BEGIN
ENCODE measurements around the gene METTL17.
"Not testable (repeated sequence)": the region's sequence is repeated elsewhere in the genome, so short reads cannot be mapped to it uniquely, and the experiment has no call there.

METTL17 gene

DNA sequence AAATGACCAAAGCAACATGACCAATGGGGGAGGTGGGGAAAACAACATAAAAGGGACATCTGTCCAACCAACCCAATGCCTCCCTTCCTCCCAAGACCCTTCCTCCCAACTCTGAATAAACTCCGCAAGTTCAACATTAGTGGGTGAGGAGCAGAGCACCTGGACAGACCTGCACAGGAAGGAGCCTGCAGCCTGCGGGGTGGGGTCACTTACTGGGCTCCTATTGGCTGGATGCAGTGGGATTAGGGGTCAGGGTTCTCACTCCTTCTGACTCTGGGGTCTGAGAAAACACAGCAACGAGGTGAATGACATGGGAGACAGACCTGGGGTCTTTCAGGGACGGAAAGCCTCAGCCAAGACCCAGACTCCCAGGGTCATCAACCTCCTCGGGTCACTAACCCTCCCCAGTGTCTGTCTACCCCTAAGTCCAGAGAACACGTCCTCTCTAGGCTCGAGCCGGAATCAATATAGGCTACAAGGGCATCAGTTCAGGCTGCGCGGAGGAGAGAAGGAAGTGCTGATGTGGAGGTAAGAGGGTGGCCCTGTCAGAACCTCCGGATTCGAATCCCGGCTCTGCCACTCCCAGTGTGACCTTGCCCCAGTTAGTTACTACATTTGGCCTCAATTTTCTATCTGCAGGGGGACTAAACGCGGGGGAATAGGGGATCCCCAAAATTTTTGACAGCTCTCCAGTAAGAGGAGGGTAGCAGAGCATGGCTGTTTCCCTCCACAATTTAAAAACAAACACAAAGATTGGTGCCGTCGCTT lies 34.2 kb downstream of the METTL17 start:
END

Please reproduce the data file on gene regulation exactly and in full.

ENCODE measurements around the gene METTL17.
"Not testable (repeated sequence)": the region's sequence is repeated elsewhere in the genome, so short reads cannot be mapped to it uniquely, and the experiment has no call there.

METTL17 gene

DNA sequence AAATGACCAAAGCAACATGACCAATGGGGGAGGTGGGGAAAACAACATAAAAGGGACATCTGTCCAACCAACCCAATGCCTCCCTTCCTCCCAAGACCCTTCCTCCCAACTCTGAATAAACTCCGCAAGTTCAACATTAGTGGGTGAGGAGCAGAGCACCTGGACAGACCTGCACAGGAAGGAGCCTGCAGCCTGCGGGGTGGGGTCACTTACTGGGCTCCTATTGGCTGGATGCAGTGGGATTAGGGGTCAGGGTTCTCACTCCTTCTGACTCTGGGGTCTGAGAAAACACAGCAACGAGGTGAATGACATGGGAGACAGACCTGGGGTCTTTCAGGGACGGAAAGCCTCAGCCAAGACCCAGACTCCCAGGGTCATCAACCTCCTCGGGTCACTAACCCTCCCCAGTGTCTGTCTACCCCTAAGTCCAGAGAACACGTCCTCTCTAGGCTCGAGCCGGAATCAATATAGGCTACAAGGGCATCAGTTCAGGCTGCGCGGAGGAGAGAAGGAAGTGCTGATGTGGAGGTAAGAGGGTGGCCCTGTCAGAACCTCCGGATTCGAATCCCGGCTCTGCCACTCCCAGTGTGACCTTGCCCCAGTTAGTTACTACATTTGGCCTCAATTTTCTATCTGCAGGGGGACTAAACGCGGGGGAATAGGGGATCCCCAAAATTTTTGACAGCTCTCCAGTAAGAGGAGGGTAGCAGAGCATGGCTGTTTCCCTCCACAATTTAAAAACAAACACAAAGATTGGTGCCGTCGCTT lies 34.2 kb downstream of the METTL17 start: